Zombieland Saga Review

Female idol groups are a peculiar phenomenon. They’re a cast of female performers who belt out massive pop choruses while dancing intricate choreographed numbers in front of thousands of mostly sweaty, male fans. They are the fantasy for throngs of Asian male viewers, yet they can’t be touched in photo opportunities, much less be allowed to date anyone. They practice under rigorous conditions, too often at the mercy of an authoritarian manager. In some respects, they’re better off dead rather than working in these circumstances.

Zombieland Saga Review: Undead Idols Shine Brighter

Alternative Title: Zombie Land Saga, ゾンビランドサガ
Release Date:  Oct 4, to Dec 20, 2018
Studio: Mappa
Genre: Comedy, Supernatural
Theme: Idols, Music

Studio Mappa’s attempt at the idol format during the 2018 Fall Anime Season brought a new layer to an already tried and true formula. The world has enough Love Live!, Idolmaster and Revue: Starlight to make your heart go doki-doki every time as it is, so why is this entry any different? Zombieland Saga takes the idea of being overworked in idol culture a step further: why not have a corpse cast become idol sensations in life after death?

Zombieland kicks off by immediately killing main protagonist Sakura Minamoto in the first two minutes and sends a clear message that it’s not interested in being the same league as the other idol behemoths. It’s absurd, at times chaotic, and it doesn’t care. A rap battle here and a commercial spot for fried chicken there are all in an effort to “save” Kyushu’s Saga Prefecture from a depopulation crisis. Idol group Franchouchou must inspire the youth of Saga in order to stymie an exodus to more populated areas.

Speaking of that rap battle in episode 2, it’s a travesty it wasn’t included on the ballot for best fight sequence in the 2018 Crunchyroll Anime Awards. Kotaro’s beat boxing is on point.

 

Idol groups can grow to astronomical numbers, like with the group AKB48, which has had 347 members spanning 16 generations (I’ve had Japanese students I taught in the past try to ask me who my favorite AKB48 member was. I never had an answer for them). Fortunately, Zombieland Saga goes for a more restrained route with seven members, which gives them proper development and background detail. The 2nd half of the series in particular focuses on individual members with Episodes 6 and 7 being devoted to Junko and Ai, 8 to Lily, 9 to Saki and 10-12 to Sakura.

The tonal shift at the midway point didn’t personally deter me as I enjoyed learning the backstories of this undead collective, but there is a noticeable shift from pure comedy to slight dramatic tension which could turn off those seeing this as their week-to-week gag material.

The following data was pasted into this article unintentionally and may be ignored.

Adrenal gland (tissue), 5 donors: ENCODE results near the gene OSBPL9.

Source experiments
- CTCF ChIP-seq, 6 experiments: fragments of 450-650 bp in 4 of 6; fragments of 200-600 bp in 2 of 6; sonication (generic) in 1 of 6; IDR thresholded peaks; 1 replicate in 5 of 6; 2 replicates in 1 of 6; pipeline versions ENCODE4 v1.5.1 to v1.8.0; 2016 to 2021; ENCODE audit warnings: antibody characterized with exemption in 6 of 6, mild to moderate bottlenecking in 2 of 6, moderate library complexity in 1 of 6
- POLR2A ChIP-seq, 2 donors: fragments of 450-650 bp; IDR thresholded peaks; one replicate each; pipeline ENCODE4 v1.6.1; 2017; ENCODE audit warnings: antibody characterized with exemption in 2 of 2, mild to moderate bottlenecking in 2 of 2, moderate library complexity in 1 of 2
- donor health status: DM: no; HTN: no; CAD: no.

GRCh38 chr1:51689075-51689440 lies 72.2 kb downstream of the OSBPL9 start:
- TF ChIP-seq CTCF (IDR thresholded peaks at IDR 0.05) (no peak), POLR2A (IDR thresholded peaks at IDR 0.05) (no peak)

A staple in this genre are the songs performed by the idols, obviously. There are normally tunes about how an individual member or group can overcome hardship and fortify their bonds. In the character profile centered episodes, the girls get their own songs to highlight their spirit and determination to make amends with previous tragedies that sent them into the afterlife. This is where idol shows tend to lose me because the tunes, while catchy, are normally mindless fluff that showcase CGI choreography that’ll have me running back to Land of the Lustrous.

But by God, this time I was actually reading the lyrics to the tunes and sincerely sympathizing with them. Lily’s ode to her father was enough to pander to my father-daughter sympathy complex. Saki’s forceful declaration of pursuing what you love alongside allies is invigorating. The climax song in the finale where Sakura has to persevere despite her horrible string of misfortune is a triumphant cap to the season. For as bombastic as everyone is and asinine the setup can be, this is the first idol anime where I actually felt anything for any individual cast members.

 

The real star here may not even be the girls themselves, but their manager. Kotaro Tatsumi is played by Mamoru Miyano, who most notably played Rintaro Okabe in Steins;Gate, and he is a force. Constantly bombastic, his seemingly erratic motivation techniques inspire fear and bemusement in his troupe. He’s screaming and sprinting everywhere to make these girls the best idol group in Kyushu. Miyano is extra gregarious in how he portrays a group manager and the series is better off for it.

While I mentioned how thoroughly the show covered most of the group, it wasn’t able to highlight Tae, the most zombie-like member, nor Yuugiri, it’s oldest. It’s possible that Tae will never “awaken” like the others did or perhaps that’s her true personality, but I still desire to know her origins. Yuugiri, while mostly stoic, is ultimately a member even though she got shafted for a majority of the run time. As disappointing as this was, the creators may believe that some mystery is still necessary in order to keep viewers invested. A slight cliffhanger at season’s end alludes to the series being continued and potentially leading to answers about Saga, Tae and Yuugiri’s background as well as more dirt on the mastermind Kotaro.

 

Watching Zombieland Saga undoubtedly had me more personally invested than any idol show I’ve seen to date. While drawing numerous laughs, it effectively tackles more serious topics concerning death and the cause of it. It doesn’t dive into those subjects until it’s properly satiated its audience with absurdity and gags, and that’s possibly its biggest strength. This genre is geared towards those who love Japanese pop music, cute girls and idol culture as a whole, but Zombieland is geared towards those who like a combination of ludicrous and charm.

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